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Posts Tagged ‘Michael Apted’

DGA Reaches Deal, Apted Informs Membership

Members of the Directors Guild received this letter from president Michael Apted, referencing their tentative deal with AMPTP:

Dear Member:

I am delighted to announce that this afternoon, the DGA reached an agreement with the AMPTP on the terms of a new Basic Agreement which is subject to ratification by the members. The agreement provides important gains that address our very real needs in the present while
securing our place in the industry’s rapidly evolving digital future.

I am proud to report that the new agreement contains solid increases in wage rates for all categories, increases in the residual bases, continued security for our health plan, a number of increases that pertain to AD/UPM and AD/SM members and no rollbacks of any kind.
Moreover, it includes substantial, precedent-setting gains in the key areas of new-media jurisdiction and compensation. That said, it is important to note that there was more at stake in this negotiation
than simply wresting the best possible deal from an employer. Our fundamental goal was to protect our interests today while at the same time laying the groundwork for a future whose outlines are not yet clear. And we have done just that.

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DGA Nominates White Men, Variety Proclaims Diversity

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Someone at Variety must have gotten very low SAT scores to write this headline:

Diverse crowd for DGA nominations

about 6 white guys nominated for best director of a feature film:

Paul Thomas AndersonThere Will Be Blood
Joel Coen & Ethan CoenNo Country for Old Men
Tony GilroyMichael Clayton
Sean PennInto the Wild
Julian SchnabelThe Diving Bell and the Butterfly

Actually DGA president Michael Apted, another known white male, is responsible for the “diversity” theme, as he noted that the nominated films were a diverse selection without any major studio blockbusters, such as last year’s winner The Departed. But that’s not quite what the headline says, now is it?

Elle’s Women in Hollywood Roundtable

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Salon’s Rebecca Traister sits in on Elle’s Women in Hollywood round table discussion on the state of show biz, why there aren’t more women directors, and so on. The group wonders why women don’t go to opening weekends, forgetting that people watch movies lots of other ways than at the multiplex, not than any of them ever see films with the public. While distinguished and credible, the ten are sort of randomly chosen. At the table are:

Moderator/producer Lynda Obst (called one of Tinseltown’s great brains, which is a frightening thought)
Claims Kate Hudson has same power as Julia Roberts and Reese Witherspoon in getting girly movies green-lit. Because the audience is clamoring for more.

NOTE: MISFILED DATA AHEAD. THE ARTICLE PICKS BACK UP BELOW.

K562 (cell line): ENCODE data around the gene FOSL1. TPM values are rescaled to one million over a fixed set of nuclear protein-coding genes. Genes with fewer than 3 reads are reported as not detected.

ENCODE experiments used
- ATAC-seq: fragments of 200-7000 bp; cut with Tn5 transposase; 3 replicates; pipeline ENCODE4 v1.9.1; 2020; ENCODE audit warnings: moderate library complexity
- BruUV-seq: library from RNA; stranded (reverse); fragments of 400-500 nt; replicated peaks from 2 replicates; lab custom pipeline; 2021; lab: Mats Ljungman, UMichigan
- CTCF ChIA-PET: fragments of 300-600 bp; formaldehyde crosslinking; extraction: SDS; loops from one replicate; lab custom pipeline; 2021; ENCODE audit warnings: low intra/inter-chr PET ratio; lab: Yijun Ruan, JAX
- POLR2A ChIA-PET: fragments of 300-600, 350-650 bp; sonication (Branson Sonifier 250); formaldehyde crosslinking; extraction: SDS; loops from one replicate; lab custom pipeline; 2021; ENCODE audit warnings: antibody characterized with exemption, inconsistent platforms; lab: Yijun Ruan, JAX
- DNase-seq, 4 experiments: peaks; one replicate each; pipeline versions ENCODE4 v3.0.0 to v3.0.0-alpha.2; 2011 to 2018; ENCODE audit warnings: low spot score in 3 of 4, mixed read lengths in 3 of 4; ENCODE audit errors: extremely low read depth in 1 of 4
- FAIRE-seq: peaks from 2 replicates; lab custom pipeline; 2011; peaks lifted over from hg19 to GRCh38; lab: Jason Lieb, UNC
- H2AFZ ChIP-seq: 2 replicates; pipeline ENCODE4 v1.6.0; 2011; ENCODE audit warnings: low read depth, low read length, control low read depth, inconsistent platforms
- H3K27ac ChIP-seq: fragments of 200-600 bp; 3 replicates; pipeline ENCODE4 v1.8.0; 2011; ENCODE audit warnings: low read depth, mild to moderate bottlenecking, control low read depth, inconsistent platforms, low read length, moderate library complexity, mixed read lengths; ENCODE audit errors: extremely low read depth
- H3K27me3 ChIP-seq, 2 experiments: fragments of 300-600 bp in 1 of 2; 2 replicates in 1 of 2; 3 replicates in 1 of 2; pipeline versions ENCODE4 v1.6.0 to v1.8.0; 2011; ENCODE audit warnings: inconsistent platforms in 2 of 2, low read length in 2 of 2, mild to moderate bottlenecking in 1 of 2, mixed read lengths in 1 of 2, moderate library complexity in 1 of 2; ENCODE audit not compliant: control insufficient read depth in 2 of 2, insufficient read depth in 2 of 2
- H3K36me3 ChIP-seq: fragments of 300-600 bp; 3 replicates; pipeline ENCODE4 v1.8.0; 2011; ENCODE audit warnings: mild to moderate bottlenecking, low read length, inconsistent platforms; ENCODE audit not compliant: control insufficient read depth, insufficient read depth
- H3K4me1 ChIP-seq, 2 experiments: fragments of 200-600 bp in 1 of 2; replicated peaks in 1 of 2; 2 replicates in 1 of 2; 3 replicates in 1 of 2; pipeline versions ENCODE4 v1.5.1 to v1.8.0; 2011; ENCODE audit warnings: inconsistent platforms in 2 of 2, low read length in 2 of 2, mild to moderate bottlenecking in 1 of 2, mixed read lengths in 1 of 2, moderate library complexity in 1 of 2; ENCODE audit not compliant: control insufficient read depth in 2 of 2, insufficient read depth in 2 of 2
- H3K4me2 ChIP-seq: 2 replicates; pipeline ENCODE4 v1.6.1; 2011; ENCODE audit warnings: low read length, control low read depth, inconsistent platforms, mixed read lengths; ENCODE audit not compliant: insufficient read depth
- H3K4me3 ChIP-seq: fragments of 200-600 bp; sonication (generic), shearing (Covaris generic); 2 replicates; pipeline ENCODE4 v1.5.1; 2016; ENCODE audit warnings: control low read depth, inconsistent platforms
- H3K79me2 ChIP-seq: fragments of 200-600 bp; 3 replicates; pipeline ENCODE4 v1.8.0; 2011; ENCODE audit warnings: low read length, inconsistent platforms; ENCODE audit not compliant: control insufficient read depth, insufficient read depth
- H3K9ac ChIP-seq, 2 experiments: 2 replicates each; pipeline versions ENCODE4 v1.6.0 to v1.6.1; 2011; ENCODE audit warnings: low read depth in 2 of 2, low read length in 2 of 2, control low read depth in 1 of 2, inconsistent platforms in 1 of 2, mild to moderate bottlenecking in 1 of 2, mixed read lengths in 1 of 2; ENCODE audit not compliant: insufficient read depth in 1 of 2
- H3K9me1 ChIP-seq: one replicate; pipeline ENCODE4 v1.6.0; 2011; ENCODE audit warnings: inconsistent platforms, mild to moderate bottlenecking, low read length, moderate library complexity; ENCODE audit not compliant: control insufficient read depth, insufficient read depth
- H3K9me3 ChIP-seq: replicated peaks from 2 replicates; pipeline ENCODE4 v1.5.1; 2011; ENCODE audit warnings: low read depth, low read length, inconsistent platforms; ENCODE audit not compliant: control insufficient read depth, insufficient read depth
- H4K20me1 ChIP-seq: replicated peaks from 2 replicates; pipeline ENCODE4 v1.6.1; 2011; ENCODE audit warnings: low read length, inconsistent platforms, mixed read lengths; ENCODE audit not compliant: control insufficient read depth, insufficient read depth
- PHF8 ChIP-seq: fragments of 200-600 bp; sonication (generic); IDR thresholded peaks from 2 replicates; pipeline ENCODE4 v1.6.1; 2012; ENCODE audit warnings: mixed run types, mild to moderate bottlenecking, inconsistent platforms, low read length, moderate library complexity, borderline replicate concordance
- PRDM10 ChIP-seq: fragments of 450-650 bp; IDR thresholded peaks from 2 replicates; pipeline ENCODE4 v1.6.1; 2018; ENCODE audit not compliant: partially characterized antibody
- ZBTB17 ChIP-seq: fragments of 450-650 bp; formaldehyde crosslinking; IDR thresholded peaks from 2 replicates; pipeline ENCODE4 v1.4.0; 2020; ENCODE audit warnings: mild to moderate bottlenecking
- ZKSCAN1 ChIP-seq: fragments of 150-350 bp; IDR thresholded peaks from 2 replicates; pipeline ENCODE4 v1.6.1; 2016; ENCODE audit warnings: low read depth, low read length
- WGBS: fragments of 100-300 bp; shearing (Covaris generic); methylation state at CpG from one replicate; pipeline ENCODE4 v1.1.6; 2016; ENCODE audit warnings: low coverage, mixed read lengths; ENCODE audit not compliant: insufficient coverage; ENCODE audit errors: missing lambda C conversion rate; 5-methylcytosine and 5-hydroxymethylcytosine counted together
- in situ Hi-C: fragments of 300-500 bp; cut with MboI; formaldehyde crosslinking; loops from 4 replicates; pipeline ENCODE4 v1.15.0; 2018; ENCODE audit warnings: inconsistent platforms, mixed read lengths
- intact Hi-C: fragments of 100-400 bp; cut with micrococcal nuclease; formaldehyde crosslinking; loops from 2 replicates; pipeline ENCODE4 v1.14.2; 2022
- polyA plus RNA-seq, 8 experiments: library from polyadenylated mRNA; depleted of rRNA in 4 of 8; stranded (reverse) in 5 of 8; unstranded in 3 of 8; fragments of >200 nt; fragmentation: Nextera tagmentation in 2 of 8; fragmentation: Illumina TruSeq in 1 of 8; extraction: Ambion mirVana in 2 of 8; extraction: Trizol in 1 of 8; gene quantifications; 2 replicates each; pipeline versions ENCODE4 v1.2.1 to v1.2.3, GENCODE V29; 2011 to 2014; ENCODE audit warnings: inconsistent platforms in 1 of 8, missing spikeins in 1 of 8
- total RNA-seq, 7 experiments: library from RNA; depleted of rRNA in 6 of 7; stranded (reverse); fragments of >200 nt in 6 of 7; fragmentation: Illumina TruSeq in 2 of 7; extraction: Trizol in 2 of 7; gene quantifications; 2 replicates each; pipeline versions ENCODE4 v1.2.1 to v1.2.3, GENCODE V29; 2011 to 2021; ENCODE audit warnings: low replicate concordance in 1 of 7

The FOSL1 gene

Writer/director Nora Ephron
Thinks Transformers had a great emotional theme, sucks up to Spielberg. Claims to meet only timid girls at film schools. Ever wonder if she still takes calls from Meg Ryan?

Writer/producer Laura Ziskin
Discussing the lack of female directors, drops a bomb,

Our children watched their mothers and said, “Oh, no thank you. I don’t want my life to be like that.”

Writer/director Callie Khouri
Claims she wanted to make a NASCAR movie. So she directed Ya-Ya Sisterhood instead? Just made indie movie with Diane Keaton, Queen Latifah and Katie Holmes and wonders why no studio wanted it. Then complains about the lack of wish fulfillment in Judd Apatow movies.

Writer/director Patty Jenkins
Liked Spiderman. Admits to concentrating on personal life after making Monster.

Producer Cathy Konrad
Has small child, married to business partner Jim Mangold, admits to scaling back work for family.

Writer/director/producer Kimberly Piece
Loves blowing things up, just made second film.

Writer/producer Andrea Berloff
Has little kid, wonders why more women aren’t in film biz. But she’s fairly new to the business, as World Trade Center was her first produced script.

Writer/producer Margaret Nagle
Breaks away from approved party line by believing babe/nerd hookup in Knocked Up.

Universal president of production Donna Langley (called “that rarest of Hollywood breeds, a female studio head”, as Amy Pascal, wasn’t in the room.)
Points out that despite Jodie Foster’s tiny cameo, lots of women went to see Inside Man starring Denzel Washington. See Queen Latifah, wish fulfillment above.

The discussion was held in August, so Jeff Robinov’s foot hadn’t entered his mouth yet.

These women don’t pay attention to the few women working as TV directors and that reality TV could be a training ground for women (who are usually credited as field producers). Michael Apted started in documentary, after all.

But there’s a big snob factor in features, and never underestimate the insularity of Hollywood. Directors who came from TV, like Dennie Gordon, Betty Thomas, and Mimi Leder, and those who go back and forth, like Nicole Holofcener tend to not get called for big tentpole pictures.

Nikki Finke picks out some high points, but think how lively the discussion could have been, had she sat at the table.

Elle hosts the 14th annual Women in Hollywood Tribute at the Four Seasons Hotel in Beverly Hills on Oct. 15, when it will honor actresses Lauren Bacall, Scarlett Johansson, Diane Lane, Kate Bosworth, Jennifer Connelly, Amy Adams and director Julie Taymor.